Tell us where can we find out more about you & your art?
The best place to learn more about me and my art is on my blog:

Thank you so much for sharing Elizabeth, here is another quote that's always stuck in my head:

'Don't think about making art, just get it done. Let everyone else decide if it's good or bad, whether they love it or hate it. While they are deciding, make even more art.'
Andy Warhol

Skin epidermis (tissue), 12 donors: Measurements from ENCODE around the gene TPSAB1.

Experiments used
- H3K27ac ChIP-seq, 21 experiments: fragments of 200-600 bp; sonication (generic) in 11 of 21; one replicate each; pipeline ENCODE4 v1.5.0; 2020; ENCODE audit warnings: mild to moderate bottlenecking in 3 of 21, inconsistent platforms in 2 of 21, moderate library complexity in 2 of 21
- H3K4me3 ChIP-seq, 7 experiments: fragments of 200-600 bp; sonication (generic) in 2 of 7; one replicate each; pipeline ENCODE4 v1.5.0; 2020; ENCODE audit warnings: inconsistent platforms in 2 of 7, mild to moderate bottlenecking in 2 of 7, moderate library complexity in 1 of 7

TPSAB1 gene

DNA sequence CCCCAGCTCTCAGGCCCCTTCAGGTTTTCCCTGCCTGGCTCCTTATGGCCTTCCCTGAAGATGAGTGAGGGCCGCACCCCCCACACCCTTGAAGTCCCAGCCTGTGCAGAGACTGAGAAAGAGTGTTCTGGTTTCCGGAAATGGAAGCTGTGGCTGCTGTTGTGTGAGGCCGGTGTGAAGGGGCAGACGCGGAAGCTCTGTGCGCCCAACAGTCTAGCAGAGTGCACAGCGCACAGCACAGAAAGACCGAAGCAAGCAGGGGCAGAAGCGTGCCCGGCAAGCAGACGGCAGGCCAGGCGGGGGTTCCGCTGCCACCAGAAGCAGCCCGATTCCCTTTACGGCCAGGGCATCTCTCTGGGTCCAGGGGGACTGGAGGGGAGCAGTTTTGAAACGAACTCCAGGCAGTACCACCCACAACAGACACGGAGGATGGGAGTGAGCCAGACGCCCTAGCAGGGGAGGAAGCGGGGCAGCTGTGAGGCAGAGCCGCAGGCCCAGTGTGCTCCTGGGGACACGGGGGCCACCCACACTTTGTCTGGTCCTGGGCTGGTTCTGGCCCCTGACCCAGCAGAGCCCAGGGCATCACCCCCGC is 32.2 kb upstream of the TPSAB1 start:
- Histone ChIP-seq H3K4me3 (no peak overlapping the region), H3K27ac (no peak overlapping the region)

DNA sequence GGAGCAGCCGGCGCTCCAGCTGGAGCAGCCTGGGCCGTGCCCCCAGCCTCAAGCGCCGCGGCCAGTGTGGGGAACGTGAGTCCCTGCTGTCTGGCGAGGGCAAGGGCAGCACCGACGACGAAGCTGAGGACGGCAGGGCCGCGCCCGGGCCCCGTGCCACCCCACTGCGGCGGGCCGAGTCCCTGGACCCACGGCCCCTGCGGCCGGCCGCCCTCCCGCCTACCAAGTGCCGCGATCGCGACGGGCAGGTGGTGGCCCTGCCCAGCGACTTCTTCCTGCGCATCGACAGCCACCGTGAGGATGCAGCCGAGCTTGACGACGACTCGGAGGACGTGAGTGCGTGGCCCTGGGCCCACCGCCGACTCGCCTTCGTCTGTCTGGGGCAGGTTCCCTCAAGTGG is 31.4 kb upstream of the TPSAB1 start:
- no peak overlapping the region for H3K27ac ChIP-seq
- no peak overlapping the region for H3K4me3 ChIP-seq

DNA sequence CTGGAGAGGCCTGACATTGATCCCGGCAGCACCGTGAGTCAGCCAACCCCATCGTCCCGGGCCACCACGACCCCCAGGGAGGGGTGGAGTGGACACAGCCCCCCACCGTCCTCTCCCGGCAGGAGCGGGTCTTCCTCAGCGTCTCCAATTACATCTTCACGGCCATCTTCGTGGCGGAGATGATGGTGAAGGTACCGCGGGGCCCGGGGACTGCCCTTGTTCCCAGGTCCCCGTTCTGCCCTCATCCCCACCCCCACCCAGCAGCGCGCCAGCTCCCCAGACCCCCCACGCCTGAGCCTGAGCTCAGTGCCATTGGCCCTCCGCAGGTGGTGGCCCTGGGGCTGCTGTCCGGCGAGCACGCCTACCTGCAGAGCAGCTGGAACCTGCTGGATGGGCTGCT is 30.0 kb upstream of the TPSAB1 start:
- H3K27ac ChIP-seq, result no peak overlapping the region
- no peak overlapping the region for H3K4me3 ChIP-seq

I think as artists we are all get hurt by even well-meaning criticism sometimes - probably because our art is not detached from us, we often make it with our hearts. But just because one person may have one thing bad to say about one piece of art please NEVER think that that then means that piece is not good enough or even rubbish. When I first started posting things online I couldn't understand why I could get such spiteful, nasty or hurtful comments (especially on youtube, which I think is the trolls main hang-out cave) when ALL I was doing was just posting art. But while I was contemplating who I could possibly be offending by doing something so harmless, life, as it usually does was just giving me an opportunity to get a thicker skin and teach me that people project what is within themselves, and therefore sometimes it has nothing to do with you or your art. AND even if it does you cannot never, ever, ever please 100% of the people 100% of the time - even Mother Teresa has her critics - it is unfortunately within human nature to criticize another, no matter what good or bad they are doing in the world, so why even bother with it? For me now it is water off of a ducks back. Making someone else happy is not what your art is about, it is about nothing but developing and making yourself happy, please everyone remember this next time you get that stinky or even well-meaning stingy comment ;)